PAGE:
August 24, 2010
Hanna campaigns in Marathon
Arcuri challenger lays out platform during lunch at Three Bear Inn
Bob Ellis/staff photographer
Republican candidate for Congress Richard Hanna speaks with supporters Monday afternoon at the Three Bear Inn in Marathon during a campaign stop. Hanna is running against Democratic incumbent Michael Arcuri.
MARATHON — Republican Richard Hanna had lunch with voters at the Three Bear Inn Monday, campaigning to unseat Democratic Congressman Michael Arcuri.
“The best thing is, he seems sincere and he is not reading from a script,” Marathon resident Amy White said after the lunch.
The inn was just one stop along the way for Hanna, who was visiting the area to meet local business owners and residents throughout the day.
Hanna, 58, a Cooperstown resident and Utica native, is again running against Arcuri (D-Utica) in the 24th Congressional District, which includes Cortland County and stretches between Seneca and Herkimer counties.
Hanna lost to Arcuri in a close race in November 2008. Arcuri, who is running for his third two-year term, received 52 percent of the vote to Hanna’s 48 percent.
It was Hanna’s first run for public office.
Hanna said he is confident about his chances this year, saying voters can’t know where Arcuri really stands on issues because he changed his vote on the health care reform bill, among others.
As of June 30, Arcuri had outraised his opponent by a nearly 2 to 1 margin in campaign contributions, receiving about $1.2 million compared to Hanna’s $690,000, according to the Federal Election Commission.
Over lunch, Hanna answered questions ranging from his views on immigration reform to health care.
If elected, Hanna said he would push for reforms at the workplace to ensure that illegal immigrants are not hired.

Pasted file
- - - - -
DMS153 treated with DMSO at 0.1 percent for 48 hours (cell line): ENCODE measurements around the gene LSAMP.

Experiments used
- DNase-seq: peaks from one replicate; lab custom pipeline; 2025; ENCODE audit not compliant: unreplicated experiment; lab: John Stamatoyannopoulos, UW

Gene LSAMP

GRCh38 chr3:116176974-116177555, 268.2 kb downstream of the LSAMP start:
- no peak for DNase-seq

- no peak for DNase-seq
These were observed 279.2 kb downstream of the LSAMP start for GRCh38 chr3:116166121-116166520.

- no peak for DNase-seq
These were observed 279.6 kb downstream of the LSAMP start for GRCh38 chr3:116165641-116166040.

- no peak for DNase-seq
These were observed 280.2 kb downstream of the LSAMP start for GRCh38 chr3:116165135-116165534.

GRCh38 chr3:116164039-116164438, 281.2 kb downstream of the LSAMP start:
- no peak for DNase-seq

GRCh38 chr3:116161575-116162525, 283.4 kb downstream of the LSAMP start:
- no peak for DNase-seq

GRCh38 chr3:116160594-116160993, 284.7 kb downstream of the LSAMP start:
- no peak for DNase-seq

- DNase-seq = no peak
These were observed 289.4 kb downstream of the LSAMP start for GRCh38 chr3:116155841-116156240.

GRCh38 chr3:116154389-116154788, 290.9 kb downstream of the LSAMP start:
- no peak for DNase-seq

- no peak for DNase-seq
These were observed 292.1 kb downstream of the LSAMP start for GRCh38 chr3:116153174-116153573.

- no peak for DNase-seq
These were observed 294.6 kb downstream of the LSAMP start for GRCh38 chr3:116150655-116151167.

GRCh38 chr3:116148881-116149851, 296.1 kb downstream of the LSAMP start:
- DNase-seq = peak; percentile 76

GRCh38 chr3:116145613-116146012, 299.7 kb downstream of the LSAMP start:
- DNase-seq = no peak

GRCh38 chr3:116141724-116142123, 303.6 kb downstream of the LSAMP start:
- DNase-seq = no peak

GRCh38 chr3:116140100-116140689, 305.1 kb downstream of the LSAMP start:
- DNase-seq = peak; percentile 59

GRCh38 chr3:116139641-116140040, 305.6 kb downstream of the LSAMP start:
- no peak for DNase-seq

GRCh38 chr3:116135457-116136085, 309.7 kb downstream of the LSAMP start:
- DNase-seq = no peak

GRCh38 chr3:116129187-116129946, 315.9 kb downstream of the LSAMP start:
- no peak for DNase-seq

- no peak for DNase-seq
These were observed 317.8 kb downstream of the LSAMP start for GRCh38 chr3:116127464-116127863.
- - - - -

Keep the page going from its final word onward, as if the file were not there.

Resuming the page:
“People come here for opportunity. If they don’t have it, they won’t stay,” Hanna said, acknowledging that most Americans are the descendants of immigrants themselves.
Hanna said while immigrant labor is valuable, they must be legal.
Hanna also criticized the new health care bill for not being affordable for all.
“There is nothing wrong with wanting to cover everybody, but it didn’t provide a way to make it affordable,” Hanna said.
Hanna pointed to what he thinks is a failing of the plan, saying it is funded by half a billion dollars in new taxes.
Asked how he would reform the bill, Hanna said he was not sure.
“I don’t know enough about the problem to give a thoughtful answer, but whatever we do it has to be affordable,” Hanna said.
Hanna said the way government is running is unsustainable, adding programs such as Medicaid and social services are costly and high taxes are driving people out of the state.
White said she likes Hanna’s principle of wanting to curb spending and excessive borrowing, saying the country has to “stop spending what we don’t have.”
Hanna has come under fire from Arcuri for a potential conflict of interest over his investments in natural gas companies such as Chesapeake Energy. Hanna said if elected he would sell off the stocks or put them in trusts.
Chesapeake is one of several companies seeking to drill for natural gas in the area. A method of extracting the gas, known as hydrofracking — in which chemically treated water is pumped into the rock to free the gas — has been criticized for being potentially harmful to the environment.
There is a de facto moratorium on the activity while the state Department of Environmental Conservation completes its review of the method.
Hanna defended his investments, saying it is normal for a person with savings to have a percentage of money invested in energy. But Hanna said if he is elected, he would make sure he had no conflicts.
Hanna also said he does not think hydrofracking is the right way to obtain natural gas.
“I think hydrofracking as a technology is not safe at this time,” Hanna said, adding he would like to investigate other ways of extracting the gas.
Diane and Robert Bliss were impressed by Hanna’s work ethic.
“He likes to work,” Robert Bliss said.
“We need to get back to that,” Diane Bliss added, saying it is an important value to instill in children.
Howard Dennison, who owns the local NAPA Auto Parts store, said he thinks Hanna is down-to-earth.
“He is right about the government taking more than it gives back to us,” Dennison said.
Dennison said deficit spending in the government has to stop, adding if a business operated that way, it would go under.
“We have to get back to making money and keeping it for ourselves so we have some to give back to our families, not back to the government to spend,” Dennison said.
Marathon resident and Republican campaign aide Connie White said she likes Hanna’s “common sense approach.”
“He understands farm folks and those trying to stay in business and those trying to start a business,” White said.
Logan Bell is also running for the 24th Congressional District seat, on the Libertarian party line.
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